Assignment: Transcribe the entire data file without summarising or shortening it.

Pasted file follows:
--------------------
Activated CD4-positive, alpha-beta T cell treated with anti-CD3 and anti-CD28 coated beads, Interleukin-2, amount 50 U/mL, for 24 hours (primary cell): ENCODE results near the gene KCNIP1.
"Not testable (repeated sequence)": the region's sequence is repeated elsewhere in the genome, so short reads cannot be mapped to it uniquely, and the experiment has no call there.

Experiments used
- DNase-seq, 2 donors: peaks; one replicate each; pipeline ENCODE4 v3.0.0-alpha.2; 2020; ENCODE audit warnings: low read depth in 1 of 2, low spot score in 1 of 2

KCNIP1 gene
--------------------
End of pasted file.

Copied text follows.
Activated CD4-positive, alpha-beta T cell treated with anti-CD3 and anti-CD28 coated beads, Interleukin-2, amount 50 U/mL, for 24 hours (primary cell): ENCODE results near the gene KCNIP1.
"Not testable (repeated sequence)": the region's sequence is repeated elsewhere in the genome, so short reads cannot be mapped to it uniquely, and the experiment has no call there.

Experiments used
- DNase-seq, 2 donors: peaks; one replicate each; pipeline ENCODE4 v3.0.0-alpha.2; 2020; ENCODE audit warnings: low read depth in 1 of 2, low spot score in 1 of 2

KCNIP1 gene